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Dr. Shyam Ranganathan - Justice and Consciousness: Arjuna’s Transformation

Updated: Jan 23

Dr. Ranganathan began his talk with the episode of Game of dice which is regarded as a pivotal junction of the Mahābhārata. He said that there we can find a remarkable discourse by Draupadi and also one can find disappointing replies that she gets by the people from the assembly. Dr. Ranganathan here says that it’s a turning point of the Mahābhārata because until this incident everything was fine as the Pandavas till this movement had space for their existence. In this rigged game of dice, Dr. Ranganathan, says that the position of Pandavas is so questionable as they can see what is happening and what can be the consequeses yet nobody stops Yudhiṣṭhira from keeping everything at stake. It seems, Dr. Ranganathan says, as if the Pandavas are the spectators of their own demise.


Focusing on Arjuna’s reaction, the speaker remarks that while annoyed, he was not so annoyed as to prevent anything to happen. Similarly, there were many who intervened and argued yet not in a manner to stop the wrong from happening. Dr. Ranganathan mentions the discourse of various people from the Mahābhārata who were present in the assembly such as Bhisma. Here Dr. Ranganathan says that the arguments that Bhishma gives are from the point of view of conventional morality.


After briefly explaining the outcome of the game of dice Dr. Ranganathan talked about methodology of understanding philosophy. He says that once we understand the methodology the understanding of the events in Mahābhārata and Gītā becomes clearer. Explaining basic rules and methods of Logic such as Reason, validity, and explanations derived from Mahābhārata, Dr. Ranganathan gave a lucid account of the dialogues and stories of the Mahābhārata, while also brushing upon the scholastic notions of Dharma.


The four ethical/dharma theories that Dr. Ranganathan lists are: Virtue theory, Consequentialism, Deontology, Bhakti/Yoga. He said that these theories are not something that you will understand or find in a single text rather you will find them in conflicting areas of thoughts. Explaining a little bit more on the Bhakti/Yoga theory Dr. Ranganathan explained that right action is devotion to the procedural ideal which consists in un-conservativism and self-governance. The good is the perfection of the practice and it further claims that the right is not in the terms of good rather it is Ῑśvara which is right. So basically, what this exposition tells us is that the importance or the focus is in the right action and not in the good action. Dr. Ranganathan then in order to explain various instances from the Mahābhārata to explicate number of theories of ethics which are present there. So, he explain Arjuna’s lament and talked about consequentialism, virtue ethics and deontology. Dr. Ranganathan then moving on came back to discuss the game of dice and explained the same ethical theories, good and action from the perspective of these theories.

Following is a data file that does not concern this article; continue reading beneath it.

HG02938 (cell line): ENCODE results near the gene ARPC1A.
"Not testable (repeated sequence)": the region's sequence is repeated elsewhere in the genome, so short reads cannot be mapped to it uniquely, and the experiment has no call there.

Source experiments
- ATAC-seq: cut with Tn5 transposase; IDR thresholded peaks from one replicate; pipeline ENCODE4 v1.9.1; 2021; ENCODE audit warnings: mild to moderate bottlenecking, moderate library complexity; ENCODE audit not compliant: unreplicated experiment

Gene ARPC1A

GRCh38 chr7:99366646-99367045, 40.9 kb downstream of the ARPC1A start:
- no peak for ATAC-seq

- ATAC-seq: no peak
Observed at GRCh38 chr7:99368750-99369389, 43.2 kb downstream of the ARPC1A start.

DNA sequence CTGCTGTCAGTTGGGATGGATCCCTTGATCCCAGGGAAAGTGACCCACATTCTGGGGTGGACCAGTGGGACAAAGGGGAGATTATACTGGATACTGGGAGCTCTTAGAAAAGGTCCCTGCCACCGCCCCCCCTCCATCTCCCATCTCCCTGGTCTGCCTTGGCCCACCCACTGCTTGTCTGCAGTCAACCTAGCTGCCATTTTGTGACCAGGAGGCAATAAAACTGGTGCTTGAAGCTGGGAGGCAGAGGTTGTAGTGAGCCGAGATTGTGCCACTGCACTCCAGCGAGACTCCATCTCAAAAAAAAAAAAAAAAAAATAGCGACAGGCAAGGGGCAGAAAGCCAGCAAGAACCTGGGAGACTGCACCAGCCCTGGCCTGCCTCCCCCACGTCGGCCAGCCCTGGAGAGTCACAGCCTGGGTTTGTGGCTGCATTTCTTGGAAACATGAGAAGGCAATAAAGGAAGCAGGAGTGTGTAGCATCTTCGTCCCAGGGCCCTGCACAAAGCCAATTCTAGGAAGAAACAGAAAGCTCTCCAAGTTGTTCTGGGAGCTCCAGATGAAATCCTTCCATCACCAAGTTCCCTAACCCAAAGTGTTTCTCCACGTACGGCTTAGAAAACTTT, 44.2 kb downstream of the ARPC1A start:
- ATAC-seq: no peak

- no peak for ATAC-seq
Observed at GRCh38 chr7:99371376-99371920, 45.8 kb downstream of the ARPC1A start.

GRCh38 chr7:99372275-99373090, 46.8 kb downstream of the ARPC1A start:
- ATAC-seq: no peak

Dr. Ranganathan then talks about Kṛṣṇa’s teachings and explains that whatever happens in a war is an outcome of everybody’s choices and thus explains that the key to Kṛṣṇa’s discourse is that you do not really get to choose the outcome what you can really get to choose is what your actions are towards a thing but who wins is not in your hands. This, Dr. Ranganathan says, brings us an understanding that what we are acting around is not in our control and thus from a psychological perspective it becomes depressing. It is in such situations the teachings of Kṛṣṇa are of great significance. Dr. Ranganathan explains this by explaining instances from Mahābhārata where Kṛṣṇa guides Arjuna by emphasising on what is right and bringing the importance of Bhakti Yoga and so on, after explaining this Dr. Ranganathan briefly explained Kṛṣṇa’s ethics as well with the help of instances from the Mahābhārata. Dr. Ranganathan then in brief gave an account of Arjuna’s transformation in the Mahābhārata where now he is focused on the challenge ahead.


Moving towards the end of the lecture Dr. Ranganathan gave an account of teleological consciousness and says that this consciousness is a product of conventional morality where the result is dependent on luck, good outcomes are not under your control, and throughout Kṛṣṇa’s emphasis is not on the goodness of the practice rather it is on the rightness of the practice. After thus he explained to the audience about the significance of Yoga/Bhakti consciousness and thus while talking about Justice and consciousness explained the relevance of proceduralism of Yoga.


To listen to the lecture, please visit out YouTube Channel!



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